Referring now to FIGS. 11, 12, and 13, vertical drive shaft transmits motive power from track motor 556 to lower infeed roller 334. In turn, drive sprocket 431 transmits the force to upper and lower sprockets 427 and 429, which causes the belts 548 a-548 f of inner conveyor assemblies 538 a-538 f, respectively, to rotate outer belts 549 and 549 b to rotate.

As a result, the vertical track 532 and the upper and lower infeed rollers 332 and 334 are all driven by track motor 556 and move in sync. An advantage of this interconnectivity is that the control system can use the ticks from track encoder 558 to measure the amount of movement by the initial track 532 and the upper and lower infeed rollers 332 and 334. In turn, the control system determines the position that a picked sheet should be located. The control system uses this information to increase accuracy of the error detection and error correction.

10. Adjustable Edge Guide

Referring now to FIG. 14, adjustable edge guide 140 a has a base 616 for mounting on the collator 100. A swivel joint 618 is operably connected to base 616 and was a vertical locking pin 620, which includes a lever 622. An operator can use lever 622 to twist and lock locking pin 620, which prevents the adjustable edge guide 140 a from pivoting from side to side.

A coupling member 624 is operably connected to swivel joint 618 by horizontal pin 626. Tube 628 is operably connected to coupling member 624 and has channel 600 that was a non-circular profile. For example, the profile of channel 600 may be trapezoidal. However, other conventional profiles can also be used to configure channel 630. As a safety feature, horizontal pin 626 does not lock so that tube 628 can pivot up and down.

Allowing the adjustable edge guide 140 a to pivot up and down prevents an object located in retainer 106 a from being pinched between the adjustable edge guide 140 a and either the tray assembly 178 a or the top unit 144 of frame 126. Damage to the adjustable edge guide 140 a is also prevented.

Shaft 632 slideably engages channel 630 and has a profile that is similar to the profile of the channel 630. Having a trapezoidal profile for channel 630 and a mating profile for shaft 632 prevents shaft 632 from rotating. Tube 628 and shaft 632 form a telescoping member.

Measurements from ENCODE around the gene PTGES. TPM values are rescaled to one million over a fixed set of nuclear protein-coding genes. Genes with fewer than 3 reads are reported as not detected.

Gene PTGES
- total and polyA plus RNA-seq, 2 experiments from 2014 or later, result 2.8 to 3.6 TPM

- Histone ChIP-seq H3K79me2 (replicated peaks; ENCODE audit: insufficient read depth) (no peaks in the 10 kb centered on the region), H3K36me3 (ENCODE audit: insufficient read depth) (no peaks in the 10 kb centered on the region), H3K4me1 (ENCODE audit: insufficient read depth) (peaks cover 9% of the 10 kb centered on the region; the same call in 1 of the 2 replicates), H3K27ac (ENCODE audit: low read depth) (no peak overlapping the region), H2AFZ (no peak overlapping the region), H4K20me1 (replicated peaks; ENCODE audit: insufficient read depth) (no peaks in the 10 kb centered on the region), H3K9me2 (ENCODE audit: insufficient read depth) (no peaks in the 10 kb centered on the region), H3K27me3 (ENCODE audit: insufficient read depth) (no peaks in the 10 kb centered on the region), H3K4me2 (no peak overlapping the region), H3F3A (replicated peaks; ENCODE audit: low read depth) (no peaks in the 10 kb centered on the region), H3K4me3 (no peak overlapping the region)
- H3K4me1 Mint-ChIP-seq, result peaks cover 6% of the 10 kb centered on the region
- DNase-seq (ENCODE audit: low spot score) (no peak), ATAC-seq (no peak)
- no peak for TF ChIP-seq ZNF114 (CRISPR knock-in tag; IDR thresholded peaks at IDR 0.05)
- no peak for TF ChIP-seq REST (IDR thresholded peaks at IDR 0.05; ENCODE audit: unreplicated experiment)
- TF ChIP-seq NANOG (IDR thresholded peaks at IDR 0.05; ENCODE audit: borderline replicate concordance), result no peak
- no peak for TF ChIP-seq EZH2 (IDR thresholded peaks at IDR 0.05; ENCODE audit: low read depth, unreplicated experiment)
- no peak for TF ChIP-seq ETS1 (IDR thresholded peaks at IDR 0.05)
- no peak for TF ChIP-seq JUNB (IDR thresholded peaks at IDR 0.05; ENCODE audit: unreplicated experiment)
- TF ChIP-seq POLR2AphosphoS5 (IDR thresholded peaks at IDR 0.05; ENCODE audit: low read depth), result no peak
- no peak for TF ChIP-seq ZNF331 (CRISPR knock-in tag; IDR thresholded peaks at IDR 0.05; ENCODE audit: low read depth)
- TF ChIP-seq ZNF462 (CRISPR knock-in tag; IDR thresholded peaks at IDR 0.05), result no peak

A collar chuck 634 selectively secures shaft 632 in its position relative to tube 628. An advantage of the shaft 632 and channel 630 combination is that the shaft 632 can be moved into or out of channel 630 in order to accommodate different sizes of print media.

A pivoting member 636 is connected to shaft 632 by vertical pin 638. A flange arrangement has first and second flanges 640 and 642, which are substantially parallel to one another and are spaced by bushing 644. First and second flanges 640 and 642 are connected to pivoting member 636 with pin 648 and can pivot around pin 648. Another flange arrangement has third and fourth flanges 650 and 652, which are substantially parallel to one another and are spaced by bushing 654. Second set of flanges 650 and 652 are operably connected to pivoting member 636 with pin 656 and can pivot around pin 656. Pivoting member 636 permits the flange arrangements to pivot horizontally.

Adjustable edge guides 140 b-140 p are substantially identical to adjustable edge guide 140 a. The other adjustable edge guides are not discussed in detail for purposes of brevity and clarity.

As discussed above, each retainer has two adjustable edge guides 140 a-140 p, which assist control of the print media. In retainer 106 a, for example, adjustable edge guide 140 a is positioned so that first, second, third, and fourth flanges 640, 642, 650, and 652 are abutting second side edge 136 of the stack 130 a. If the paper stock is heavy, first and third flanges 640 and 650 are placed adjacent the second side edge 136 of the stack 130 a such that they are in contact with at least the top sheets. Second and fourth flanges 642 and 652 do not contact the stack 130 a. In this position, the adjustable edge guide 140 a provides control of the sheets as they are being picked and fed into the upper and lower infeed rollers.

If the sheet is light weight, first and third flanges 640 and 650 is pivoted upward around pins 648 and 656, respectively, so that they rest on top of the stack 130 a. Second and fourth flanges 642 and 652 are then placed in contact with the second side edge 136 of the stack 130 a. In this position, the adjustable edge guide 140 a provides a controlled amount of drag along the top of the stack 130 a and provides better control for feeding into the upper and lower infeed rollers 332 and 334.

Adjustable edge guide 140 b is substantially similar to adjustable edge guide 140 a and can be similarly positioned against the rear edge 138 of the stack 130 a. The other adjustable edge guides 140 c-140 p also operate in a substantially similar manner to adjustable edge guide 140 a.